Château Palmer 2018

£1,446.00

IN BOND

Appellation - Margaux

Owner - Consortium of shareholders

47% Cabernet Sauvignon, 47% Merlot, 6% petit Verdot

Second wines – Alter Ego

Annual production – 250,000 bottles

Tasting notes
The 2018 Palmer is composed of 53% Cabernet Sauvignon, 40% Merlot and 7% Petit Verdot. Grapes were harvested September 13 to October 15, and the wine has a 3.83 pH and 14.3% alcohol. Very deep purple-black in color, the nose is a little reticent to begin, but with coaxing, it slowly emerges to show fragrant violets, underbrush, mossy bark and iron ore with exponentially growing notions of crème de cassis, Black Forest cake, plum preserves, hoisin, Christmas cake and red roses with wafts of dusty earth, Indian spices and cracked black pepper. Full-bodied, concentrated and downright powerful in the mouth, it has a solid structure of firm, wonderfully plush tannins and masses of fragrant accents, finishing very long and very spicy. By the time I finished tasting this, the nose had exploded in this fragrant bomb of fruit, earth and floral notions. This is one of those 2018 wines that has a beguiling brightness that comes from the many floral, spice and mineral accents among all that rich fruit. WOW!
Score: 97/99 Lisa Perrotti-Brown MW, Wine Advocate (April 2019), April 2019

 

It is the essence of cabernet fruit with density that is so thick that it has the texture of grape puree. Full body and melted tannins that give the wine a sense of velvet. Very soft and juicy. With air, it goes to bright, crushed black currants. Tar. Fresh tannins give it energy. I have never tasted anything like this in all my 38 years as a wine critic in Bordeaux. From tiny berries of cabernet sauvignon (53 per cent), 40 per cent merlot and seven per cent petit verdot.

Score: 94/95 James Suckling, JamesSuckling.com, April 2019

 

The level of glycerine sets this apart, giving the cascade of plum, currant, blackberry and black cherry fruit extra oomph, while seeming to heighten the purity at the same time. Beautiful violet, incense and juniper notes flash in the background. This is packed with iron-laced grip, but remains seamless and extremely long. I suspect this will be one of the most talked-about wines of the vintage.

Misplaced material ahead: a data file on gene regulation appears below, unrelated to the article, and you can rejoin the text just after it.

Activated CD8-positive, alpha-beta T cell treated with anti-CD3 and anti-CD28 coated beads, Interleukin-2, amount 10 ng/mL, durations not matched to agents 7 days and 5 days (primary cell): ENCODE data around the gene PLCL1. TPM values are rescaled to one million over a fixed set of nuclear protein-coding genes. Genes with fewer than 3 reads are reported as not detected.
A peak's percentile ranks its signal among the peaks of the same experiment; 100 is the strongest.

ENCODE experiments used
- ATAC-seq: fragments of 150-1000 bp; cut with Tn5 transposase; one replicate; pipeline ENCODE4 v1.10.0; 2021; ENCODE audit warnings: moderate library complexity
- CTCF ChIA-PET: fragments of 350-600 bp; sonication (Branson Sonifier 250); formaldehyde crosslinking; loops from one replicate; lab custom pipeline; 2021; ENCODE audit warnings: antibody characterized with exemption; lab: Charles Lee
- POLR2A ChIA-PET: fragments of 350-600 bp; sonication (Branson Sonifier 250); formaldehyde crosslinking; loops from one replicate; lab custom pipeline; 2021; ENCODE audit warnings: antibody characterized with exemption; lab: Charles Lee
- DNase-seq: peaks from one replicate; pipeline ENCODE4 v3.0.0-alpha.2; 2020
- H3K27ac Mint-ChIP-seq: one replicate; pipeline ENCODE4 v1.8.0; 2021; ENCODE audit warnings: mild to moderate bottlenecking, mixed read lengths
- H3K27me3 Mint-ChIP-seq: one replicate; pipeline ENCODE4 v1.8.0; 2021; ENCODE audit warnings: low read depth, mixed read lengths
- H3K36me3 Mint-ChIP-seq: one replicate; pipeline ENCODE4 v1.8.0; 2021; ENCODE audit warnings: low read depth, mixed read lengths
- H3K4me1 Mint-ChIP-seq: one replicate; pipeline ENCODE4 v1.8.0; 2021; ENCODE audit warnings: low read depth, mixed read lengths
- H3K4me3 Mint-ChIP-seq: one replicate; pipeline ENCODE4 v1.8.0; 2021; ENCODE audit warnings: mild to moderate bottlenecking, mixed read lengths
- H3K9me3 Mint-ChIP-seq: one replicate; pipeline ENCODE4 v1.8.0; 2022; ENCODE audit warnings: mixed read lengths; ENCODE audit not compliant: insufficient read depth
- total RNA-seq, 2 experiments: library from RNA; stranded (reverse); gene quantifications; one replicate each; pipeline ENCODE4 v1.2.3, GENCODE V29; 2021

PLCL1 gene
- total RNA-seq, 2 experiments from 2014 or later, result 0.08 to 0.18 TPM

Score: 97/100 James Molesworth, Wine Spectator, March 2019

 

(53 Cabernet Sauvignon, 40 Merlot, 7 Petit Verdot) | 65% new oak | 14.3% alc | 11 hl/ha | 3.83 pH | 85 IPT There was no Alter Ego made in 2018 and with only 11hl/ha yields, winemaker Thomas Duroux was lucky that he had any fruit at all to make his beloved Grand Vin. Thomas explained that it was his job to keep the Palmer DNA in this wine, at all costs. It therefore took his team a month to harvest just 60 hl of wine – they were most likely picking berry by berry! It certainly tastes like this wine was made using kid gloves though because it is every inch a remarkable creation. By trying to avoid concentration but to remain relaxed enough to harvest every single vine at the right time Palmer have made a triumphant wine in 2018. Had there been any pressure to rush out and pick this would not have been possible, but this vintage is unlike any other. Winemaking was all about following the pointers of the vintage while trying to maintain some semblance of control. What a revelation this wine is. It is super-fresh on the nose, palate and finish. There is amazing buoyancy of fruit with an eye-popping crunch of acidity underneath the extraordinary papal purple colour. Mega-precise, focussed and all-enveloping this is one of the most fascinating and mesmerising wines of the year. Thomas thinks it is a milestone wine at Palmer as he has never made any like this before. Like some of the other great vintages from this Château it was born of accident if you like. I simply allowed the ridiculously decadent fruit to wash over my palate while the Asian spices, liquorice root, violet and espresso details tweaked the synapses in my brain. The finish was still going half an hour after I left the property. This is a sublime wine.

Score: 19.5+ Matthew Jukes, MatthewJukes.com, April 2019

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